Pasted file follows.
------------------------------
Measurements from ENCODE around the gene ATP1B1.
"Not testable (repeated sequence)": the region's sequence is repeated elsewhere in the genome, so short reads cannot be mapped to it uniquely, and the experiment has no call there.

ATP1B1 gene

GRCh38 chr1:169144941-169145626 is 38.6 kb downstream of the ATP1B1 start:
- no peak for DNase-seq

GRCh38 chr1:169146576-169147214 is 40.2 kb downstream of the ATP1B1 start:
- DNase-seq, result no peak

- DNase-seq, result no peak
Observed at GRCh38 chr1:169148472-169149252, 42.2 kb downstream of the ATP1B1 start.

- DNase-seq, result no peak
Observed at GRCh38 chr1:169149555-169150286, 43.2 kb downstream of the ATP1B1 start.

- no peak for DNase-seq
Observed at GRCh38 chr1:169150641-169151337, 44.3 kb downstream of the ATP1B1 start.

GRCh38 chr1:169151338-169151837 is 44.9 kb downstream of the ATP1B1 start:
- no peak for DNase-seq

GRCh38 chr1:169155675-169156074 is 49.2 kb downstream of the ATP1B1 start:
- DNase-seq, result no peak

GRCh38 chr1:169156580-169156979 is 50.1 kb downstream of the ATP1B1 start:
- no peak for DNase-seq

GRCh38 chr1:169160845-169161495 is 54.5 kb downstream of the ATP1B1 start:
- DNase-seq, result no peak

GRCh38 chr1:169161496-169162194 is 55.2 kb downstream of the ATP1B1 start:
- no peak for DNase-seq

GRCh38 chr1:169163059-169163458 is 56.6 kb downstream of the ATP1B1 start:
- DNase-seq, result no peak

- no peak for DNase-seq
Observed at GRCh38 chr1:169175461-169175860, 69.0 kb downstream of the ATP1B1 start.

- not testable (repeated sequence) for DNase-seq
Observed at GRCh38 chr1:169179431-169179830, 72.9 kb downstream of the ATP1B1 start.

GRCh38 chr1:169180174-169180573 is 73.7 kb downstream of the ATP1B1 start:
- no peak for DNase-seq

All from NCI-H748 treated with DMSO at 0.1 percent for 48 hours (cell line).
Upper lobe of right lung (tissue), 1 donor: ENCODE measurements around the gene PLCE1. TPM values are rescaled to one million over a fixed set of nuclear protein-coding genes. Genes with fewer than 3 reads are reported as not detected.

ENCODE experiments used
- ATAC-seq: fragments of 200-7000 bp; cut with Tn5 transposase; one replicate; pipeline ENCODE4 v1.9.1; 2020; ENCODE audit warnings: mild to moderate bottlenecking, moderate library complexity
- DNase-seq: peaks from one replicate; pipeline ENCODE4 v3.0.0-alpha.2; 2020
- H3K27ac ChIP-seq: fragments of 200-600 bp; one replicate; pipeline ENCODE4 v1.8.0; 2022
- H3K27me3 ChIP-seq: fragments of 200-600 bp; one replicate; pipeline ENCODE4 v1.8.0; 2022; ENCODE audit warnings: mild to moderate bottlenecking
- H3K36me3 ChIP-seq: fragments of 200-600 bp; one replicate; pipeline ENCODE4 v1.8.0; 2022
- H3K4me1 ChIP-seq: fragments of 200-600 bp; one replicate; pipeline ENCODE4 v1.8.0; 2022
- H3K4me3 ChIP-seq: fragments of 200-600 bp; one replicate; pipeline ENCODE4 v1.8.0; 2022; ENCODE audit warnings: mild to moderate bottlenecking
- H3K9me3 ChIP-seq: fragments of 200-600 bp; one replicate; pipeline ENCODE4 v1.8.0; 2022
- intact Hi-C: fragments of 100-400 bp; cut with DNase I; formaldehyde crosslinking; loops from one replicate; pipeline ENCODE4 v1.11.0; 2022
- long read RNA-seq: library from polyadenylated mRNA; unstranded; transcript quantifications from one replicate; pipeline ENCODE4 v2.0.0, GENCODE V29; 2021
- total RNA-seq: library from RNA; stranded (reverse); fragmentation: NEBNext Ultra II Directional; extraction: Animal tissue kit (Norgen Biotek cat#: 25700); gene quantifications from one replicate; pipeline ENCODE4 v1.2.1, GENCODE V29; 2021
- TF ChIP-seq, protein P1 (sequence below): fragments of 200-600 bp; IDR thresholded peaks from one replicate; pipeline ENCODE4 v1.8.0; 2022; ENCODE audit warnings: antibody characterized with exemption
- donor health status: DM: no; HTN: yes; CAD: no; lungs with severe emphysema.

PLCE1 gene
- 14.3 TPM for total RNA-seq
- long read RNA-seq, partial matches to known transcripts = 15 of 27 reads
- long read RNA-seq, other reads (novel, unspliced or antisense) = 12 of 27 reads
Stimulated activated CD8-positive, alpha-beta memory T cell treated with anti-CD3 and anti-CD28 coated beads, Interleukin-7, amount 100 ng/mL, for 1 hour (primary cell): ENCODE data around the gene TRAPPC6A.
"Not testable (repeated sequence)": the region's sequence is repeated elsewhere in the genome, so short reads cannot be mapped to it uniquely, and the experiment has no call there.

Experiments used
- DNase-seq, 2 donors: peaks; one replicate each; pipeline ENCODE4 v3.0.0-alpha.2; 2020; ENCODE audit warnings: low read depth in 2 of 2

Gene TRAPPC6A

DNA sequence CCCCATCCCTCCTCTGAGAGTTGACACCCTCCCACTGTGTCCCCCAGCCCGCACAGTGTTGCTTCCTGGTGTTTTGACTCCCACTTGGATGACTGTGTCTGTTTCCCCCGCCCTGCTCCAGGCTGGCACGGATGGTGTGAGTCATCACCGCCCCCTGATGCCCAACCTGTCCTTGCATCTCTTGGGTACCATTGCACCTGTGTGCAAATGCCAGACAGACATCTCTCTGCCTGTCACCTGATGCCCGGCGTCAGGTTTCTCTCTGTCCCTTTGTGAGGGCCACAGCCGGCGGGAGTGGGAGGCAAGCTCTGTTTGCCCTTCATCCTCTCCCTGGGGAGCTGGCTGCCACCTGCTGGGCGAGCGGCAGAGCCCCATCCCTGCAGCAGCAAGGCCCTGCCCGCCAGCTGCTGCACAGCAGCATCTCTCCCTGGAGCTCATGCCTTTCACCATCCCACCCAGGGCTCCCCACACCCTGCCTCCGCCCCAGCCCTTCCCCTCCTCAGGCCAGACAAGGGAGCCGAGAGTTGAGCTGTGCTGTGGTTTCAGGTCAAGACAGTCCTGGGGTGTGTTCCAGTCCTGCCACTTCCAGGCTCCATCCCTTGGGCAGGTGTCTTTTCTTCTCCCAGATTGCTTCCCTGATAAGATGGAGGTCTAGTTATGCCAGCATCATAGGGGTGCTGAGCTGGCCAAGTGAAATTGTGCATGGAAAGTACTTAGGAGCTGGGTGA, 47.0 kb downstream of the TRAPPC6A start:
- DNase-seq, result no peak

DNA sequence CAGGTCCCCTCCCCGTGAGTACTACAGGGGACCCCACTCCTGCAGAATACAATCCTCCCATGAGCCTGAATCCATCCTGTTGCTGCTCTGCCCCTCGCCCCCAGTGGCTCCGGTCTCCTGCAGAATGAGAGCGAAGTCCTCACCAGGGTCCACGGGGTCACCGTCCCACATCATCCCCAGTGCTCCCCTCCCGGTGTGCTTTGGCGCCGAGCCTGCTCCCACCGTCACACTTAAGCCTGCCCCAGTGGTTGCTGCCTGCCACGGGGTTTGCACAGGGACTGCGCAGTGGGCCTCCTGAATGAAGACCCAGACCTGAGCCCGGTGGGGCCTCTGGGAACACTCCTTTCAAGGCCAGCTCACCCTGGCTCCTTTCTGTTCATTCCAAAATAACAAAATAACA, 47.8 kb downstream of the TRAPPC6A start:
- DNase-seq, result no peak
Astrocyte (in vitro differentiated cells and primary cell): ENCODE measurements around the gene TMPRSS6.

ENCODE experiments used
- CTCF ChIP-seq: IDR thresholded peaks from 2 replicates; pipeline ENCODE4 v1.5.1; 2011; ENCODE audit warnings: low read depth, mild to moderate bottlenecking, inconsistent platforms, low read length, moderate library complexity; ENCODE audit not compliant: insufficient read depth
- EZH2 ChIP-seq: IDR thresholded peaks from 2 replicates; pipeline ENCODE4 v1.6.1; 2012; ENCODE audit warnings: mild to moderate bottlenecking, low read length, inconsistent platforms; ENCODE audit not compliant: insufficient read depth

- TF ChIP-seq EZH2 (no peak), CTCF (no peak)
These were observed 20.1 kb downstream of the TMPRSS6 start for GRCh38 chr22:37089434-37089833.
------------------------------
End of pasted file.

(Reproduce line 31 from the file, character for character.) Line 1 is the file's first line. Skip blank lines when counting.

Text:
- no peak for DNase-seq